Musical Borrowing
An Annotated Bibliography

Individual record

[+] Rubsamen, Walter. “The Ballad Burlesques and Extravaganzas.” The Musical Quarterly 36 (October 1950): 551-61.

English ballad operas and burlesques regularly used borrowed melodies, drawn from popular tunes. The use of these tunes often had a nationalistic motivation, attempting to imbue the music with an English identity, while simultaneously establishing a locale within the opera. The songs for burlesque and ballad operas were adapted from a wide variety of sources, including ballad airs, folk songs, arias from Italian and French opera, and minstrel tunes. The burlesque orchestra also played familiar tunes to signal associations in the minds of the audience, often with humorous intent. Humor played a large role in burlesques, taking form in parody through song, puns in dialogue, and through women playing men’s roles.

Works: Kane O’Hara: Midas (553); James Planche: The Golden Branch (554); Edward Stirling: The Buffalo Girls (555); Albert Smith: Hop-o’-my-Thumb (555); William Leman: Douglas Travestie (556); Francis Talfourd: Macbeth Trovestie (555), Atalanta (557), Electra in a New Electric Light (557); Henry Byron: Ali Baba (557); Joseph Coyne and Francis Talfourd: Leo the Terrible (557); William Rhodes: Bombastes Furioso (557); Maurice Dowling: Othello Travestie (558); Robert Brough: Masaniello (559); Leicester Buckingham: William Tell (559); Joseph Coyne: Willikind and hys Dynah (559); James Planche: Puss in Boots; An Original, Comical, Magical, Mew-sical, Fairy Burletta (561); William Hale and Francis Talfourd, The Mandarin’s Daughter (561).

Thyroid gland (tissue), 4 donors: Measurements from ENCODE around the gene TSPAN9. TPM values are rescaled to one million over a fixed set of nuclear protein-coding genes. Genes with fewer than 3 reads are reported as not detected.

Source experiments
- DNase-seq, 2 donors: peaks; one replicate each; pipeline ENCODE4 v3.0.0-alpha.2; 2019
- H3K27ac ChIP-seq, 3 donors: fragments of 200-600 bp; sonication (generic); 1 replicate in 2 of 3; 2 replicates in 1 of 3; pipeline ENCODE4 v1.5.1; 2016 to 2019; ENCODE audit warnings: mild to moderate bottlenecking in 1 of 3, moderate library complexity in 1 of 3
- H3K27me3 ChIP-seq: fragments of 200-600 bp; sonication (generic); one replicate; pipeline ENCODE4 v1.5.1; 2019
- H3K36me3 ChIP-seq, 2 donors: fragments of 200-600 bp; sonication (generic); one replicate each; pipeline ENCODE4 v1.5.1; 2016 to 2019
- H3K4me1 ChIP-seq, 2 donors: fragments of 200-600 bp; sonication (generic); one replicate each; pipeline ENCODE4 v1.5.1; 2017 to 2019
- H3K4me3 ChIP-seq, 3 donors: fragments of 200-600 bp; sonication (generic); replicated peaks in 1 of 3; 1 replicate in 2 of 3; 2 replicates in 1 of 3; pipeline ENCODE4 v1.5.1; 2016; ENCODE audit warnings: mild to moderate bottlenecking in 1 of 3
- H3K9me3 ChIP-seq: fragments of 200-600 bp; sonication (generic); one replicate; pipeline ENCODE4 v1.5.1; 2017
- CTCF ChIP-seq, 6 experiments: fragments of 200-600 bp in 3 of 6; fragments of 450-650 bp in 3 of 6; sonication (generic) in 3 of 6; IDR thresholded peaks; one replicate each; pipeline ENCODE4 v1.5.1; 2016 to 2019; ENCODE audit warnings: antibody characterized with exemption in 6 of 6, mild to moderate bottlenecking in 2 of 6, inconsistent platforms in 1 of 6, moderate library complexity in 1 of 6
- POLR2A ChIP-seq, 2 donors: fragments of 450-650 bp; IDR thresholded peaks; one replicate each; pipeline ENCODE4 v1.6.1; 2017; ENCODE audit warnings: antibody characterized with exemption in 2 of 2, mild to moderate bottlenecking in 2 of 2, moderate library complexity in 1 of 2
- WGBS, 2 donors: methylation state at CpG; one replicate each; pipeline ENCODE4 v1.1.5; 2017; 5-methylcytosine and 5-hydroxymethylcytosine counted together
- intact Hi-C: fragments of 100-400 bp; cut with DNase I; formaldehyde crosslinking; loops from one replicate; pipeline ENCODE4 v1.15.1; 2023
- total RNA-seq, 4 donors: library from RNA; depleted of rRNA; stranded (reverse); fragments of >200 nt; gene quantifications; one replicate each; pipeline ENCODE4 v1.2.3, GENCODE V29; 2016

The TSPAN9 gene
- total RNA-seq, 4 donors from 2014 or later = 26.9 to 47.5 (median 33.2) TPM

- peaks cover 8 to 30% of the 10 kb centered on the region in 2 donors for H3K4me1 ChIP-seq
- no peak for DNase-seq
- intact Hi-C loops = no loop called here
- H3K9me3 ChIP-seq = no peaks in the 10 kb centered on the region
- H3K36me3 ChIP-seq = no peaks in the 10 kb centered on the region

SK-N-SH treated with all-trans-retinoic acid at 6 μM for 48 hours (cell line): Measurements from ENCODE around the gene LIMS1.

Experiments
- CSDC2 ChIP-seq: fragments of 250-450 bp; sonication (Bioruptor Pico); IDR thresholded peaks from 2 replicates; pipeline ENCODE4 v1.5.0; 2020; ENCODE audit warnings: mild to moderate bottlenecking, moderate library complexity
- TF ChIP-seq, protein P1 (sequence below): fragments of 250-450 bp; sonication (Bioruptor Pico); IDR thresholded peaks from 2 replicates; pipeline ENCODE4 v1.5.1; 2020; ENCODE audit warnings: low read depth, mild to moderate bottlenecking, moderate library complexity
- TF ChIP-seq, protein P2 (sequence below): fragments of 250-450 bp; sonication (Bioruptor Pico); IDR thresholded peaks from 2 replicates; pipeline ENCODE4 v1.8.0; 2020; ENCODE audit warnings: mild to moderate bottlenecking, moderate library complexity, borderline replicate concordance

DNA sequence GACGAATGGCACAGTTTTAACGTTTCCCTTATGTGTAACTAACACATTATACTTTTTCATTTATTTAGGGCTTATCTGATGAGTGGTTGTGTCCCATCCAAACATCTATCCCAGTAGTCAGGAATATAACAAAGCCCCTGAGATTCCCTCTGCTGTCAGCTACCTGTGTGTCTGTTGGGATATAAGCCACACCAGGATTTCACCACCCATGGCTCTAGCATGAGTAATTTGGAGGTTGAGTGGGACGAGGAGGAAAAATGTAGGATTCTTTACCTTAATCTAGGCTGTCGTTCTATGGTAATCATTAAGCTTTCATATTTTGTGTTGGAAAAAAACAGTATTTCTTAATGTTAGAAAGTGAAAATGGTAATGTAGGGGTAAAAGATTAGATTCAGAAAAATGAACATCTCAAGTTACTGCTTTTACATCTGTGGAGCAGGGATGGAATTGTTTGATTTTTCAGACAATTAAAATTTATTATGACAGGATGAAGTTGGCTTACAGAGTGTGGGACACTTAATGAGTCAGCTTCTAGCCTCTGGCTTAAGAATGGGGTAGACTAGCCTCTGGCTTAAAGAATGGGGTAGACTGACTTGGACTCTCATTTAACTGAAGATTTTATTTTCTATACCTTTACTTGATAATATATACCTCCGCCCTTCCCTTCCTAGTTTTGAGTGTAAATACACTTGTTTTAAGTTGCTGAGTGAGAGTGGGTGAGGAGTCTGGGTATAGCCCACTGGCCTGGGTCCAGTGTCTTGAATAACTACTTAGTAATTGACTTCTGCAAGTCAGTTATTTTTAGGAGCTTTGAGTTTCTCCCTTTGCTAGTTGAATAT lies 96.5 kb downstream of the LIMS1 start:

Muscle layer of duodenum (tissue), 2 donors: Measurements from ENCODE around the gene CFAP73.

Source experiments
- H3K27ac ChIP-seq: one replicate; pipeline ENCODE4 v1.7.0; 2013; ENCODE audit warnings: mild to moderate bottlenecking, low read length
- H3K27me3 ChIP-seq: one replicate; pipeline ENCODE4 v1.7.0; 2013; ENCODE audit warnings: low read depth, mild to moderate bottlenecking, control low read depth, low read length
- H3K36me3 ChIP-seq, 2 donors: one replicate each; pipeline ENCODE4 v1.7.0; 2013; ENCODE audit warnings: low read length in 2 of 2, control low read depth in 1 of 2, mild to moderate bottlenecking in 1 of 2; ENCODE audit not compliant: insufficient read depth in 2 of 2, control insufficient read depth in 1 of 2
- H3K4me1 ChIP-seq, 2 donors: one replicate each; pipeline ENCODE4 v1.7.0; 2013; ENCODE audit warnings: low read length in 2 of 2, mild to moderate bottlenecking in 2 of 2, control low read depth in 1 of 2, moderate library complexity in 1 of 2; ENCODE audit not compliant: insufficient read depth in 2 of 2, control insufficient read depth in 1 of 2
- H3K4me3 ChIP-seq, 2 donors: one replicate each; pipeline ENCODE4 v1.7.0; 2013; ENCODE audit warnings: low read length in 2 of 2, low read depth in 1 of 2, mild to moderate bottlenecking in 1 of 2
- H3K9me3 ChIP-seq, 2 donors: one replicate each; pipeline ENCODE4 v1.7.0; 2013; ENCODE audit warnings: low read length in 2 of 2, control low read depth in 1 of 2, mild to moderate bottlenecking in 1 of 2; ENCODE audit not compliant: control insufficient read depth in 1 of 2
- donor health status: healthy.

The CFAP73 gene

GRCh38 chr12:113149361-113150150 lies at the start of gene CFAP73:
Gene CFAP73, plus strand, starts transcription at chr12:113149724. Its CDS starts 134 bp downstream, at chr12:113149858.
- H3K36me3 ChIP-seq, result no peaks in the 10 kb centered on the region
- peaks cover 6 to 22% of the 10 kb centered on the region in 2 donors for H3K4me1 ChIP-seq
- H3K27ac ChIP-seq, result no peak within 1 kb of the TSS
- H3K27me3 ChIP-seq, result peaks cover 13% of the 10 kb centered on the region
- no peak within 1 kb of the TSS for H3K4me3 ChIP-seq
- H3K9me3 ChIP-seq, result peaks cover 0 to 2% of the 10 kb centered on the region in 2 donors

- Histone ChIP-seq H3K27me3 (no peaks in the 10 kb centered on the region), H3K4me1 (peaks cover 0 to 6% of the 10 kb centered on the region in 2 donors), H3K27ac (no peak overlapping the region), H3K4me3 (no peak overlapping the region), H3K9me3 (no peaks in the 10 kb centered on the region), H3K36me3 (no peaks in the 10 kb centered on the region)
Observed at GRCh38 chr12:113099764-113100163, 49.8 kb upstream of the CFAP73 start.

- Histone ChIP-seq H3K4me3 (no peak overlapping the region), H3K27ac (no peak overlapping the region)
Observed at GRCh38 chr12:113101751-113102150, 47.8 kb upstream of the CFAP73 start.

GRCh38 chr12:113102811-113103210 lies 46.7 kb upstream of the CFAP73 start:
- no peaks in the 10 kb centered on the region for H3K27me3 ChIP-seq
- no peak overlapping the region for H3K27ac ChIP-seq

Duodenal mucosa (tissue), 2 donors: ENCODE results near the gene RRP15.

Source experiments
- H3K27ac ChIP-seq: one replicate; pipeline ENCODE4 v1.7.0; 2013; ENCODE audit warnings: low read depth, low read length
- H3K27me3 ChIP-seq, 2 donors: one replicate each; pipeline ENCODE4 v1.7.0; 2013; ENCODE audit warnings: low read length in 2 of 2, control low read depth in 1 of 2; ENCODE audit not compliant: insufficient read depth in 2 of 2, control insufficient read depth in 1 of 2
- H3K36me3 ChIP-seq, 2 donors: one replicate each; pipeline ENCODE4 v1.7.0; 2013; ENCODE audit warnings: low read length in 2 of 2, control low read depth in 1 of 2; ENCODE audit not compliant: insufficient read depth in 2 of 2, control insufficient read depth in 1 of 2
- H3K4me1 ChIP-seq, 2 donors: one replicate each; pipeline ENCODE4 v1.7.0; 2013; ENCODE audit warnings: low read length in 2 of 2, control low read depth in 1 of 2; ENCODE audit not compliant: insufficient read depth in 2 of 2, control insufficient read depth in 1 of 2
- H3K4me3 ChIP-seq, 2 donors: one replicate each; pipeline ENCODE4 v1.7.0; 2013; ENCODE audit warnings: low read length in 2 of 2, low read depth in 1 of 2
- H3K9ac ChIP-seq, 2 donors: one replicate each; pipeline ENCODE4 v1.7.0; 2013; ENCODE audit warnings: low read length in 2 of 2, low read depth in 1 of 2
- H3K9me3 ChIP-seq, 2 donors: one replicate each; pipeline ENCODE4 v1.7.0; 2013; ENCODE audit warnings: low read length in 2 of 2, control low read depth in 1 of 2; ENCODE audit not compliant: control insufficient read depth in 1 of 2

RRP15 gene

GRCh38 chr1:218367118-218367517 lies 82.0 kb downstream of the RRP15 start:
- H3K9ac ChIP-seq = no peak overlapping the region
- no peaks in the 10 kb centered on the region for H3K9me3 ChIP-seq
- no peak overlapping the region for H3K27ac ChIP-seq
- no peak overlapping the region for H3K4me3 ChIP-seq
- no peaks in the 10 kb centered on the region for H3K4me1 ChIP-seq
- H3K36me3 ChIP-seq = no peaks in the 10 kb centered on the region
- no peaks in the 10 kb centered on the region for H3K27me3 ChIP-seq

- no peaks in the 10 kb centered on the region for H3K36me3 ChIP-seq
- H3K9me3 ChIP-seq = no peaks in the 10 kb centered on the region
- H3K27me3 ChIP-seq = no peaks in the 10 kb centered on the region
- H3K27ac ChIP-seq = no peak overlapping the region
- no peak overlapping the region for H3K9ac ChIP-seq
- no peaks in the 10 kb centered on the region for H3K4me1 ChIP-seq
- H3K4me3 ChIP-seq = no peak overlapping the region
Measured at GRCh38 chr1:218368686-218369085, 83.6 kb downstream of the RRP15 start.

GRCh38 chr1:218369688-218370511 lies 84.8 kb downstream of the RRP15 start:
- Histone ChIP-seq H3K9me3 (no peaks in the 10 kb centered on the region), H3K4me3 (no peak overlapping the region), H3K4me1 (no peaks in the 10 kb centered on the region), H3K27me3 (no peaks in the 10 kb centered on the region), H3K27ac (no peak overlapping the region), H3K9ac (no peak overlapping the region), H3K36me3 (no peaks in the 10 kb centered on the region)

Sources: Anonymous: Shaan Bwee (553), Sheelagh na guig (553), Larry Grogan (553), Kiss me fast my mother’s coming (553), Bobbing Joan (553); Handel: Overture to Ottone (553); Anonymous: Cherry Ripe (554), If you’re waking, call me early (555); Rossini: Il Barbiere di Siviglia (555); Anonymous: Sich a gittin’ up stairs (555), Come haste to the wedding (556), Paddy’s Wedding (557), My Lodging is on the Cold Ground (557), Drink to me only with thine eyes (557), Weippert’s Fancy (557), Lord Cathcart’s Favourite (557), Oh ‘tis love (558), The Ratcatcher’s Daughter (559), We won’t go home till morning (559), My poor dog Tray (559), To all you Ladies now on Land (560); John Christopher Pepusch: The Beggar’s Opera (561); Anonymous: There’s nae luck about the house (561).

Index Classifications: 1700s, 1800s

Contributed by: Maria Fokina

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